Crittenden has been ordered to put his corps on the road from Gordon's Mills to La Fayette near the northern spur of Pegeon Mountain with orders to attack any force that should attack you. He was to have got into position to-night. The general commanding is waiting anxiously to hear from you and to know what are the new developments of the day. In case you find the enemy concentrated in heavy force, it will be best to draw General McCook to within supporting distance. It is necessary for the general commanding to know the situation of affairs near you and General McCook before he can determine what disposition to make of General Crittenden's corps. Of course, it is our policy to attack him as soon as we know his position and force.
Very respectfully, your obedient servant,
J. A. GARFIELD,
Brigadier-General, Chief of Staff.
HEADQUARTERS TWENTIETH ARMY CORPS,
At Foot of Lookout Mountain, 2 1/2 Miles from Alpine,
September 11, 1863-6 a. m.
Brigadier General J. A. GARFIELD,
Chief of Staff:
I reached this point about 5 o'clock last evening; two of Davis' brigades are here, and Johnson's entire division. The latter did not get down the mountain until very late last night. Sheridan is encamped at a small stream on the mountain about 9 miles from here.
He will move forward to this point this morning.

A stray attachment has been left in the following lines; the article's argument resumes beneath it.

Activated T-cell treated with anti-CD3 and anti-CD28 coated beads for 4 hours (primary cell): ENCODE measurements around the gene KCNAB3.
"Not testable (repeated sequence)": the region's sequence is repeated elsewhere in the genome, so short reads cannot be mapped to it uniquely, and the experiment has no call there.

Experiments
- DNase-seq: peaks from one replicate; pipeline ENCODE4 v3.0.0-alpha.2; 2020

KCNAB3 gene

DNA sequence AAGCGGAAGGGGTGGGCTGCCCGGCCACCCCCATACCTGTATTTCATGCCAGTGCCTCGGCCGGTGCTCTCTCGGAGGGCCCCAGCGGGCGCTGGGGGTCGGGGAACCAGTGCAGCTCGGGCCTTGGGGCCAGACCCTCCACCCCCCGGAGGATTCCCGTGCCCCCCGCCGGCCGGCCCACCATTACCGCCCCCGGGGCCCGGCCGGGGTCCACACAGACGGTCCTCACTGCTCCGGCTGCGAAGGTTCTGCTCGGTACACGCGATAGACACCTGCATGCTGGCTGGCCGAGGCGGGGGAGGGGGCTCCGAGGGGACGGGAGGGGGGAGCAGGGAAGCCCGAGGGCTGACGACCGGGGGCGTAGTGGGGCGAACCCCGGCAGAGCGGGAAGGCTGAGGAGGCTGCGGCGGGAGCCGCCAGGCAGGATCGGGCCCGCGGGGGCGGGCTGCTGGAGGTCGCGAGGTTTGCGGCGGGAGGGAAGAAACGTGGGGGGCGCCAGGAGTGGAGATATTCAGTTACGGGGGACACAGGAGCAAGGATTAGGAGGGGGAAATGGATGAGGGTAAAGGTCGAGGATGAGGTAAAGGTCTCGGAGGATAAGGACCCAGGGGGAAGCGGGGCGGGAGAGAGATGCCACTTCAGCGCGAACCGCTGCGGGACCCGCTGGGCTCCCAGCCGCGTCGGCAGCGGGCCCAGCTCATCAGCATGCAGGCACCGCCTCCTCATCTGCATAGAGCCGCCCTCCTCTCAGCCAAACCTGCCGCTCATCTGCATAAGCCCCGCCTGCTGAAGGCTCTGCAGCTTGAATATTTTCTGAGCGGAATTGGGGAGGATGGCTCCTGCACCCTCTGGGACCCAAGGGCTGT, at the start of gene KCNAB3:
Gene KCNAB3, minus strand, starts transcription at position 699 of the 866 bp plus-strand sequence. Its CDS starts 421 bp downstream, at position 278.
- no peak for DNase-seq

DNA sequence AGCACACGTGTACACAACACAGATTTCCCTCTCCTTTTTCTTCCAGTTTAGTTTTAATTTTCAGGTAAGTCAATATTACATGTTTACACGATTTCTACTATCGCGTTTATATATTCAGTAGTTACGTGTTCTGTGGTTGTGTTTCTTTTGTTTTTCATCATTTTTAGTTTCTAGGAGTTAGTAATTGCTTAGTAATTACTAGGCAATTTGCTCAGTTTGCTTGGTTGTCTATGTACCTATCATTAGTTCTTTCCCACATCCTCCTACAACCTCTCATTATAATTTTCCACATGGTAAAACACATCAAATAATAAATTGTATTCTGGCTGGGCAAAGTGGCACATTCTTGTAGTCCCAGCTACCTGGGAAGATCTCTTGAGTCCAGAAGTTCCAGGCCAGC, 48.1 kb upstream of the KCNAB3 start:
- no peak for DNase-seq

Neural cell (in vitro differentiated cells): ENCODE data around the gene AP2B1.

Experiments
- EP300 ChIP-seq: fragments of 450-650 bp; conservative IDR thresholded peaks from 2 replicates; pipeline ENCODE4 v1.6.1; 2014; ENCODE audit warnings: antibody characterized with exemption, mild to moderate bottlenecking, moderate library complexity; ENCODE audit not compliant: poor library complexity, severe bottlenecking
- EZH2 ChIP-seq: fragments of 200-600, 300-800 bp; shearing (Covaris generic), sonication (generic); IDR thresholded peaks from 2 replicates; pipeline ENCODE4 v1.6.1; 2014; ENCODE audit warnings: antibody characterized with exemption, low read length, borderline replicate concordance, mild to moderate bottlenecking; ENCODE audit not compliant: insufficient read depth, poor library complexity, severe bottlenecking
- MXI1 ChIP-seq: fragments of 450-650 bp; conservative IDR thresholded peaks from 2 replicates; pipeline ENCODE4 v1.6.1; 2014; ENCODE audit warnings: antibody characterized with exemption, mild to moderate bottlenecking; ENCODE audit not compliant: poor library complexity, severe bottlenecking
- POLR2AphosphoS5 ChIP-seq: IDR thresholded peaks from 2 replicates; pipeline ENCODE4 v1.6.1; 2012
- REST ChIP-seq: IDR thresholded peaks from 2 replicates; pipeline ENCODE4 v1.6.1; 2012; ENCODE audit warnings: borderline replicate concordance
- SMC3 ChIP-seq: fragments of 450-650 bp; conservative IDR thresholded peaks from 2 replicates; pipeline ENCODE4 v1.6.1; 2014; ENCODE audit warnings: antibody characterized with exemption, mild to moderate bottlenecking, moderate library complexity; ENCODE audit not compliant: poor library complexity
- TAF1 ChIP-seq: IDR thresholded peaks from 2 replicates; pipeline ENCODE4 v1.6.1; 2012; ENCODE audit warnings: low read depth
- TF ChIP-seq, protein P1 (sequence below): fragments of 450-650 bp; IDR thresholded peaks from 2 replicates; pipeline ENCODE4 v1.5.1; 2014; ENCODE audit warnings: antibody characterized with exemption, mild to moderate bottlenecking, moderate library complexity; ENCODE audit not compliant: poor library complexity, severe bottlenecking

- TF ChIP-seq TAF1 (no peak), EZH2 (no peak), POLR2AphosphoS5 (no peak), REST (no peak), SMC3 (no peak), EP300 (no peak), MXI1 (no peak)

I am able to get from General Stanley no definite information as to the position of the enemy's infantry. His dispatch* forwarded by my courier will inform you of his movements, &c. Communication is not yet established with General Thomas, nor has the cavalry been able to reach La Fayette. I will try to open communication to-day if possible. My troops are rationed for two days longer. My supply wagons will reach here to-night or tomorrow.
As soon as I can get any satisfactory information as to the enemy, I will act upon it, and push forward in accordance with my orders. As my instructions from General Garfield do not indicate any point for concentration, A will act on such information as I may be able to get.
I will probably move to Summerville to-day. The enemy, I fear, has got beyond our reach unless we move forward and attack him in some position he may take up farther south. From this point ranges of mountains still seem to rise in our front and the country beyond looks very rugged. The road to this place is long, dusty, and tolerably bad also.
I will establish a line of couriers to Winston's reaching your couriers there. The couriers of the Anderson Cavalry at my headquarters at Long's Spring did not carry dispatches promptly. It took them about seven hours to carry a dispatch to Sheridan, 8 miles away. Dispatch marked "gallop."
A. McD. McCOOK,
*Not found as an inclosure. But see Stanley to Garfield, Part I, p. 889.